Principles: Science


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Is there something wrong with "Science"?

It is not uncommon to hear "science" attacked from various sources. Yet there is a respect in which I think science is an ideal for which we ought to strive. Part of the problem can be resolved by recognizing that science means different things in different contexts, and what I think we should promote may be different from what someone else is attacking. Here are four kinds of science:

  • Science as technology.
  • Science as a profession.
  • Science as a set of claims.
  • Science as a method.
What I want to support is science as a method, and not necessarily the method that practicing scientists do use, but the method that ought to be used. First, let's look briefly at the other kinds of science and the nature of the complaints against them.

Often when people think of science they think of what can be done as a result of scientific advances - technology. These include such things as machinery used in factories, automobiles, airplanes, telephones, televisions, appliances, drugs and medical technology, earth satellites, and awesome weapons of destruction. Many of these have a down-side - factories may have bad working conditions, television soaks up people's time, medical technology like cloning creates ethical dilemmas, nuclear weapons could cause the end of life on our planet, and many aspects of technology are bad for the environment. The criticisms aren't really that the knowledge of how to do these things is bad so much as it is that actually doing them is bad. It seems entirely proper that we as a society should question, and in some cases limit, how technology is used.

Science as a profession refers to those people who make their living doing scientific research and the culture involved which determines how they get paid and how they get recognition. To a large extent scientists work at universities and government laboratories. Universities have a tenure system and a publish-or-perish principle for advancement. Often scientists are funded by large corporations that have a financial stake in the outcome of the research. Individual scientists may become engaged in bitter rivalries with other scientists, and may cling to pet ideas even when the evidence doesn't support them. There is no reason that the scientific community should be free from criticism or suggestion for reform.

Next there is science as a body of claims generally agreed upon by people in the scientific community. In the past there certainly have been "scientific" beliefs that turned out to be wrong, so it is reasonable to assume that some of the accepted beliefs of the present are likely to be wrong also. As a matter of fact, one of the principles of the scientific method is that all scientific facts are subject to revision in the light of further evidence. So it is perfectly acceptable, and in fact expected scientific behavior, to challenge principles currently recognized by science.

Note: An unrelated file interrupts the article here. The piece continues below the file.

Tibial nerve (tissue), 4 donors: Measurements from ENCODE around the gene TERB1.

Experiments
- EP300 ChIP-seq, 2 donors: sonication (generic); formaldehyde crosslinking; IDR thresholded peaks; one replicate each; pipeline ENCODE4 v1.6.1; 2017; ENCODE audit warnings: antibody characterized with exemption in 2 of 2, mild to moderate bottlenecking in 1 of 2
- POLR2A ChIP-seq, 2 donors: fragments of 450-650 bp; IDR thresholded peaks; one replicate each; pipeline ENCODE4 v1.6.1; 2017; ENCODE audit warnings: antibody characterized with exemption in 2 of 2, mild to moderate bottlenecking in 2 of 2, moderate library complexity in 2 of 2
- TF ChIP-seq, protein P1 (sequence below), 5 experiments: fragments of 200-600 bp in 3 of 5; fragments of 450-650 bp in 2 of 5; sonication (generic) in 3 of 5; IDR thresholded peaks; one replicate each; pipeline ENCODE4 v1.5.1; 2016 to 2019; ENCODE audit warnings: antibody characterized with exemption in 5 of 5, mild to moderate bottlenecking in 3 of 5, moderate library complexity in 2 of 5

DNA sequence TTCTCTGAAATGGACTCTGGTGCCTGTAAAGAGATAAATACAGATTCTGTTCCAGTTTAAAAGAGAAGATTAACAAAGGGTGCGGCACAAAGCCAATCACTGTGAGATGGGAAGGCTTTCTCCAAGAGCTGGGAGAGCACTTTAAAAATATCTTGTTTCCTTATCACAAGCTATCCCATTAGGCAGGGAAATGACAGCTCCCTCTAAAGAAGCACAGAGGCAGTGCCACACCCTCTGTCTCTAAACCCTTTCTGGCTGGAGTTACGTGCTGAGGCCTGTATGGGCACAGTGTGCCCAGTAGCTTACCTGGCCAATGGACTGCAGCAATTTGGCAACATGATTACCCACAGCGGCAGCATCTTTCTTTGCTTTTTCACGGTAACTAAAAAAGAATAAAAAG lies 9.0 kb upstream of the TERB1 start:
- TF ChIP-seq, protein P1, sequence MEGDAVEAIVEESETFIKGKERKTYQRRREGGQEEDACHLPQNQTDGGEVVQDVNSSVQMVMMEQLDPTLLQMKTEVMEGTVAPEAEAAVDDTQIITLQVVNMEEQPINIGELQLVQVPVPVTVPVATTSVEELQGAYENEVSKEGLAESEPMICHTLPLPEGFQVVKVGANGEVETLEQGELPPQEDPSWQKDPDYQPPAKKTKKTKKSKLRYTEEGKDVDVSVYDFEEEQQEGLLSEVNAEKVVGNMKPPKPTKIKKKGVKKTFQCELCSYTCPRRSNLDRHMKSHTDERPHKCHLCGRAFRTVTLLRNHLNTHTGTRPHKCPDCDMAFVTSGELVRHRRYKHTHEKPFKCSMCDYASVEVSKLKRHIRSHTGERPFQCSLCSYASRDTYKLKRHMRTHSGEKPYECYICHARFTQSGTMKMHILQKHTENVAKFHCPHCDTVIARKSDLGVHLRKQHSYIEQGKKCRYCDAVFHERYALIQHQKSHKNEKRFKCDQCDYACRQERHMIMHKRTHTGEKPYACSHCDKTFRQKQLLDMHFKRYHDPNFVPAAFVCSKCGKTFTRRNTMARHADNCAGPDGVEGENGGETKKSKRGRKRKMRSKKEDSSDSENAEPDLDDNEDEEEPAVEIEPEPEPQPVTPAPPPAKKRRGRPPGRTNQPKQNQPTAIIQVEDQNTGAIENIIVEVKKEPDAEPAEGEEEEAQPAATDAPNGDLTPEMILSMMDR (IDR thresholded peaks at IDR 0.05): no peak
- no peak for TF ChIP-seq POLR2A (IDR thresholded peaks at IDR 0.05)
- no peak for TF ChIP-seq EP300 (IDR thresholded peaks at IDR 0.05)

Finally there is science as a method. We hear about "the" scientific method, but when we try to find out exactly what that is, we find all kinds of different answers. For one thing, the methods used by astronomers are a lot different than the methods used by psychologists. I will propose a rather general definition that I hope would satisfy most proponents of other definitions. The scientific method is to test hypotheses by observing the real world while using whatever means are practical to reduce the chances of arriving at false conclusions. The exact nature of the methods must depend on the problem being addressed. In some cases testing a hypothesis involves performing controlled experiments, but obviously this is impossible when doing astronomy or archeology. It is always important that the principle being tested is well defined. It is important that the methods used and the results obtained are published, so that others can examine what was done to see if the conclusions really follow from the evidence. A careful description of the methods used allows others to repeat the experiment (or observation) to see if they get the same result.

Without a doubt, the Western scientific establishment is not 100% perfect in living up to this ideal. However if we look at alternative ways of arriving at beliefs, they are invariably far worse in terms of avoiding the possibility of false conclusions than what is normally done in the name of science. The way to improve on what the scientific community is doing is to be more scientific, not less.